Steamboat hoping to form steering committee to protect the last of its mineral hot springs
Despite Steamboat Springs’ namesake being born from its historic mineral springs, and the city’s springs being a unique asset, setting it apart from other ski towns, the city is looking to do more than it has in the past to protect its sets of springs that exist around the city.
According to an informational brochure from Yampatika and The Tread of Pioneers Museum, Steamboat used to have more than 150 hot springs within a two-mile radius of downtown. As the city has developed, it has lost all but 12 of them, including its namesake Steamboat Spring, which was formerly a geyser shooting 14 feet up into the air before it was lost to the railroad system.
To better protect the springs around the city, Steamboat Springs Parks and Recreation commission recently recommended the city implement a steering committee of volunteer residents to ensure the last remaining springs stay protected.
“We wanted to be able to send a message to say we support this, and we think this is a good idea to form a committee to study it for the long-term,” said Sam Rush, interim executive director of Yampatika. “The more that we study it, we will evolve with appreciating what it is as a resource and really understand it more.”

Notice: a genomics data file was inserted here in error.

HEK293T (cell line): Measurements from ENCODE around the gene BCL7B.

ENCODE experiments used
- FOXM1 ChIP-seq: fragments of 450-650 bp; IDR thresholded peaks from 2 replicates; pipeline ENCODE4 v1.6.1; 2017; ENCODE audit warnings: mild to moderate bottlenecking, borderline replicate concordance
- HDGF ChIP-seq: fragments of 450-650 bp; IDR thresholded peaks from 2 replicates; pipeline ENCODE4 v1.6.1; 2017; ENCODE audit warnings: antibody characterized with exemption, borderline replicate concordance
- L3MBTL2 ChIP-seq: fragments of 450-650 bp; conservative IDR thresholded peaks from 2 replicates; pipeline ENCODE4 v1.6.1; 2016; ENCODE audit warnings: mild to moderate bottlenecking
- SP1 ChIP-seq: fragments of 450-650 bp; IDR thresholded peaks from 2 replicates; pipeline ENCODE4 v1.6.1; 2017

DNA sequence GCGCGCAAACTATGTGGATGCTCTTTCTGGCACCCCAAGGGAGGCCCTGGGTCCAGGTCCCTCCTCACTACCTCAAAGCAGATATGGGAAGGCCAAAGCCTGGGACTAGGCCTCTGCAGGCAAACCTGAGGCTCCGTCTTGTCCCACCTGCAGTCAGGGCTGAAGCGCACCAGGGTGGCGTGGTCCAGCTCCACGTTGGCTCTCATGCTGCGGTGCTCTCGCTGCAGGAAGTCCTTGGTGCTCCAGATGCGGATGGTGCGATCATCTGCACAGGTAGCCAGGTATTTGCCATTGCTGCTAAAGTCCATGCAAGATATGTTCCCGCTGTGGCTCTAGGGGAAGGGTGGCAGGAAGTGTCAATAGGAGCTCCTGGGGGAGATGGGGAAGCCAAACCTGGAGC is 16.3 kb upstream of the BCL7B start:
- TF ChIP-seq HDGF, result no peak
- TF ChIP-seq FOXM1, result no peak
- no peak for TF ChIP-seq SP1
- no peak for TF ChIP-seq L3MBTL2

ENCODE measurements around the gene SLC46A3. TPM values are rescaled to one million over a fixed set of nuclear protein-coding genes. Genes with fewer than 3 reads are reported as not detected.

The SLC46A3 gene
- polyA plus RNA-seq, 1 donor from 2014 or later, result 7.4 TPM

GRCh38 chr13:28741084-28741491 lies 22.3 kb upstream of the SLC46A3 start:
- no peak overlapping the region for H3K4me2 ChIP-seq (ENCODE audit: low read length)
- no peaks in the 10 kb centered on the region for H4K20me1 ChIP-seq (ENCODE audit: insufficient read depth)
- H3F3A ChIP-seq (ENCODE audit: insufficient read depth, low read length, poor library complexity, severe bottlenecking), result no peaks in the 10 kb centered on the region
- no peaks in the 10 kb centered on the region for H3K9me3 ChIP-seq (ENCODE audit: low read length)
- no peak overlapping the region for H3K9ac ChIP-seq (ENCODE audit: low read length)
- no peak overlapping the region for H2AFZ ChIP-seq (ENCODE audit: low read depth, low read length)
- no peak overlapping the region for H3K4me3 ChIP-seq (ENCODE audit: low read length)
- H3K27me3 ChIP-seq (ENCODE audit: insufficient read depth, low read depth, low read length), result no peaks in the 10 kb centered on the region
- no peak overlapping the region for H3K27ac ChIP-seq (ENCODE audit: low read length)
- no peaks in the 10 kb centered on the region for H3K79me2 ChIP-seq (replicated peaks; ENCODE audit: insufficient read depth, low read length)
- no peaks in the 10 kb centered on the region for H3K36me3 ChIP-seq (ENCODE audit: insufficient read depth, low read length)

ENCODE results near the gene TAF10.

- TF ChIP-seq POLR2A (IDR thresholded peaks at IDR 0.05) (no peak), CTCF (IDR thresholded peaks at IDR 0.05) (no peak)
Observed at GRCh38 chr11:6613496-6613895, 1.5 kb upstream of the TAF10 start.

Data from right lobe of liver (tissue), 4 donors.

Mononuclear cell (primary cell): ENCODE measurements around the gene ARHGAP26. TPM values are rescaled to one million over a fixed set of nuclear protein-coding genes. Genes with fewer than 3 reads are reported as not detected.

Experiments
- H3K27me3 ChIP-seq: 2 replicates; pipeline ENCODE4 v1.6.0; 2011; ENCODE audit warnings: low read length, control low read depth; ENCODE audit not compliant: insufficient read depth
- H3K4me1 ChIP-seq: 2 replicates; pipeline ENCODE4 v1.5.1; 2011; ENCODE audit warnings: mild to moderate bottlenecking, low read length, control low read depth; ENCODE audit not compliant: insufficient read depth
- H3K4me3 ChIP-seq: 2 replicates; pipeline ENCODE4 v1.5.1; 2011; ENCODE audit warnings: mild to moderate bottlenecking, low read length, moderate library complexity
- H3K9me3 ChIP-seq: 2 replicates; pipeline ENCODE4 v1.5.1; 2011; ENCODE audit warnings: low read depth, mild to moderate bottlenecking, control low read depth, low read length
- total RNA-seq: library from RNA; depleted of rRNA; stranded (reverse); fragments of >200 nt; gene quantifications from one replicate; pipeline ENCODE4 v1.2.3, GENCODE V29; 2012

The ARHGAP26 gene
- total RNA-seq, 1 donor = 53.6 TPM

Rush said the committee does not see a specific end goal, but federal protection — which the sulphur cave under Howelsen Hill recently received — could be a sure-fire way to protect the springs from future development.
“These things are national natural landmarks because of these specific designations that need to be further studied and embraced,” Rush said. “We want them protected and studied for conservation.”
Lexi Stine, Yampatika director of adult programs, said protecting the springs is vital to protecting the community’s character, because the springs were with the city before construction and human activity.
“If you don’t focus on studying and thinking about the springs themselves, its very easy for them to be pushed out when it comes to development in the community,” Stine said. “It’s just really easy for us to kind of push those things aside if there isn’t someone or a team of people that’s studying them and making sure they’re being thought of.”
Stine said lower snowfall, higher temperatures and other side effects of global warming could also degrade the springs, which is why collecting data and recognizing tends as they come is vital.
“If we had 10 years worth of data behind us now, we might be able to see trends in temperatures and snow melt,” Stine said. “Without the concerted effort to make sure we get that kind of data, there will never be any correlation that you can draw.”
Dagny McKinley, a Steamboat resident who wrote a book on the city’s historic springs, said the springs provide physical and mental benefits that should be valued.
“There is so much about these that is precious and potentially beneficial for us as humans, that I feel like it would feel be really sad to see anything happen to our springs,” McKinley said.
As for who could serve on the steering committee, Rush encourages anyone interested to join but said serving could particularly appeal to new residents looking for a way to understand more of Steamboat’s history.
Those interested in the committee should contact the Tread of Pioneers Museum.
To reach Alison Berg, call 970-871-4229 or email aberg@SteamboatPilot.com.
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